- Equipment breakdown. Insurance is intended to cover things that might happen. Equipment breakdown is something that certainly will happen. So, you may find that while your insurer is more than willing to buy you a new pizza oven when yours is damaged in a fire, they're not going to pay for a new one just because the old one is getting on in years. Equipment breakdown is not a risk to be managed. Instead, it’s something that is just about guaranteed to take place over time.
THURSDAY, SEPTEMBER 19, 2019
Commercial auto insurance is one of the most valuable investments a company can make for their asset. It is generally a must-have financial tool. Yet, when you can file a claim depends on a variety of factors. If a fire occurs, the cause of that fire plays an important role in determining if you have coverage for it. Here is a look at when you have coverage.
What Caused the Fire?
Imagine a commercial vehicle catching on fire on a highway. The damage is significant. Your employee may be okay, but the vehicle is a total loss. This is a big loss for most companies. Will your commercial auto insurance help?
That depends on the cause of the fire and the type of coverage you have. Specifically, fires fall under comprehensive auto coverage. Verify that you have this type of non-collision coverage.
Commercial auto insurance never covers neglect of maintenance and upkeep. It does not cover damage brought on by normal wear and tear, either. In other cases, it can help. Here are a few examples:
The vehicle’s electrical system catches on fire. There’s no known reason for this to happen in terms of maintenance.
Lightning strikes the vehicle during a storm. It creates an instant fire and damage to the vehicle. If you have comprehensive coverage, it may cover these losses.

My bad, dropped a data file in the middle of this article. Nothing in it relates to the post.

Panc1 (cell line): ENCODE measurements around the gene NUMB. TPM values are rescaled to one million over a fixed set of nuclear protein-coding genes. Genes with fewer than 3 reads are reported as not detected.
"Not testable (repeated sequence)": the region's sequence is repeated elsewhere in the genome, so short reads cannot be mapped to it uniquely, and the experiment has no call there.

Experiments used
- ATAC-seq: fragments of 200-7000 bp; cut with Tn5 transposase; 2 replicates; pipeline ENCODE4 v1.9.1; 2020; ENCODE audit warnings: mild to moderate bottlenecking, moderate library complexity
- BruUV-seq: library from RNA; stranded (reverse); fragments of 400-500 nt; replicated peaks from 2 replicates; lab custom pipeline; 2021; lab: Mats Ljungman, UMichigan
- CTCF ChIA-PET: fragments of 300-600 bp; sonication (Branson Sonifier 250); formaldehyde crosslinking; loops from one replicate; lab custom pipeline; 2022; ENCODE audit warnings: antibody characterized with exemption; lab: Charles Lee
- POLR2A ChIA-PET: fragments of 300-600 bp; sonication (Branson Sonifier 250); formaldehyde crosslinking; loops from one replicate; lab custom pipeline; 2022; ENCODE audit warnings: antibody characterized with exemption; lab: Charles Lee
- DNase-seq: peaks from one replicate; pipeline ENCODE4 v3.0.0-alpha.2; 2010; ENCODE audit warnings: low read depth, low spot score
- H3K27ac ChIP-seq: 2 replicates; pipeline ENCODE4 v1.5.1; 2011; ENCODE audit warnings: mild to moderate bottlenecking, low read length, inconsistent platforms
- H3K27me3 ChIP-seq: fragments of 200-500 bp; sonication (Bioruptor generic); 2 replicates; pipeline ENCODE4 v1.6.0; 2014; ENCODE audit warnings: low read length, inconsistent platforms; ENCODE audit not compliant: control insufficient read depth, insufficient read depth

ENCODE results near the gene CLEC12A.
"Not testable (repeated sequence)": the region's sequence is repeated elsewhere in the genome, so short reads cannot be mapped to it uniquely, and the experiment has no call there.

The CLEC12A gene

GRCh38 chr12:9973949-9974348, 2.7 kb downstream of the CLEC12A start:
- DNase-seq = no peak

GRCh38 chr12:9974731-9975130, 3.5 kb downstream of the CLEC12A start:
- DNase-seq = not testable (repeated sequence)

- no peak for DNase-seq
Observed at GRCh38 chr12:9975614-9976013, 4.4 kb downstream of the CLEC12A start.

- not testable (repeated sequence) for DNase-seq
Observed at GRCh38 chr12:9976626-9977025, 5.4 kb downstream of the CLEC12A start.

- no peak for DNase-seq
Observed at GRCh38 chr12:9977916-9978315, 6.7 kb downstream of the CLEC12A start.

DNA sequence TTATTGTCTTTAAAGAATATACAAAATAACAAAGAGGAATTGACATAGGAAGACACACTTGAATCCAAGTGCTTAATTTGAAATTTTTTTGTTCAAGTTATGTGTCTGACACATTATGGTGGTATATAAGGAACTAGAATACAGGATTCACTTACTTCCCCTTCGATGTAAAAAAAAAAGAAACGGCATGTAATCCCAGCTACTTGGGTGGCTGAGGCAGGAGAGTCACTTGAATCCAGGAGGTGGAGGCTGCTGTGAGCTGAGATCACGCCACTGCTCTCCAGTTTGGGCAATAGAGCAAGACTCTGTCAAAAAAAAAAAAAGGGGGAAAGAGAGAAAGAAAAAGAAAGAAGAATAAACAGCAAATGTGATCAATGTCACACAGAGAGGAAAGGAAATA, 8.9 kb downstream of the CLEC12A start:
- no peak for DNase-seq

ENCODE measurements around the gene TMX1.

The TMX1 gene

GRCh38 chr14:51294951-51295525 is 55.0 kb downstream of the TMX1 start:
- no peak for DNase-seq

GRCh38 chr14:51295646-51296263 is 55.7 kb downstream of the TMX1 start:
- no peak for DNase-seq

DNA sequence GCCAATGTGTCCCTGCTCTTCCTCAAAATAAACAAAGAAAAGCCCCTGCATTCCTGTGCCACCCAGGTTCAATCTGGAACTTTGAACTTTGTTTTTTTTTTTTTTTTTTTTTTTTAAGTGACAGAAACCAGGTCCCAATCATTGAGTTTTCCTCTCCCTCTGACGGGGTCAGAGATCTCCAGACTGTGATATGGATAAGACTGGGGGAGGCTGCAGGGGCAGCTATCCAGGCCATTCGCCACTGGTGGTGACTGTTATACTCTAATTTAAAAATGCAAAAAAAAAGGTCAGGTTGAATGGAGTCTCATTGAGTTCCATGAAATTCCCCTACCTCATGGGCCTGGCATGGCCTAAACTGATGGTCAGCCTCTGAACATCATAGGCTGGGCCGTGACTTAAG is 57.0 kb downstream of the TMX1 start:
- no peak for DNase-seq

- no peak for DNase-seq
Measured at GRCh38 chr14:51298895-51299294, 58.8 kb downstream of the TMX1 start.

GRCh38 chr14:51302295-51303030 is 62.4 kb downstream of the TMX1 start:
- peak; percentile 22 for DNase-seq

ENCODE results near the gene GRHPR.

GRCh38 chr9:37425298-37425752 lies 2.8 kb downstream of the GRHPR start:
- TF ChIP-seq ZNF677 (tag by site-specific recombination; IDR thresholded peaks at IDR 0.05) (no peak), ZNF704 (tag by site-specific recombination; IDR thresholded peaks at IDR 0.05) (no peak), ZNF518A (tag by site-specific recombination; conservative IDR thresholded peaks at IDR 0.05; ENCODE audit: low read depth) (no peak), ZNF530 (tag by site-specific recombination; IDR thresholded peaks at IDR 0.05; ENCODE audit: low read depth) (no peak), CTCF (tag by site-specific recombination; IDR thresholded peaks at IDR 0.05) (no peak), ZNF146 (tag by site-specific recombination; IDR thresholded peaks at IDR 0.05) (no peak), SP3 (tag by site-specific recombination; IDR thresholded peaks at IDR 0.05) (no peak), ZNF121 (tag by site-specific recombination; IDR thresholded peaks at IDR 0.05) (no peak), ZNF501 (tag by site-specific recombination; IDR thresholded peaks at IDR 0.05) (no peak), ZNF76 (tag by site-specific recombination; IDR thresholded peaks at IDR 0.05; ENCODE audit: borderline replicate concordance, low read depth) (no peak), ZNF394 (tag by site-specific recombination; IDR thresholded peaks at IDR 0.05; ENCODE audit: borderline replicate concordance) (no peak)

- A fire occurs as a result of an act of vandalism. Coverage generally applies in this situation.
What happens if the engine’s overall health was the cause of the fire? In this case, the commercial auto insurance may deny a claim. It may not cover any instance in which the cause was due to poor upkeep.
What happens if your driver is in an accident that causes a fire? In this case, several things can happen. If your driver caused the accident, your policy may help cover the losses. This is the case if you have collision insurance. There are limits here (such as the employee’s action and use of the car). If the other driver caused the accident, that driver’s liability insurance should provide financial compensation.
What to Do if an Incident Occurs
If there is such an incident, call the police. Get help immediately. Then, call your business insurance agent. Discuss what happened, why, and what claim options are available. Your agent will need information about the fire to file the claim.
THURSDAY, JULY 11, 2019
A lot of things about running your business have to do with upkeep, both on the building’s interior and exterior. One of your most-important assets likely is the building’s exterior signage. After all, it is an important part of your advertising and marketing strategies. If something were to damage your company signs, would you have help available?
In many cases, a business owners policy (a BOP) would help you cover the costs related to your damaged signage. However, talk to your agent about the exact types of signs you have, and where they are located. They can then better ensure that you receive the right coverage.
Signs on Business Properties
a variety of signs throughout businesses.
· Multiple types of signs within the building can help with advertising, decoration or safety instruction.
· Signs can attach to the outside of the building as a type of attraction or advertising scheme.
· Many businesses place signs near the street. These might be elevated signs, or ground-level signs. Some might be lighted.
Regardless of where you place the business’s signs, they will all face risks of damage or losses. A fire might damage the signs inside or on your building. A severe storm might blow over detached signs, or cause signs attached to the building to topple. Detached signs might even fall victim to damage if a car hits them.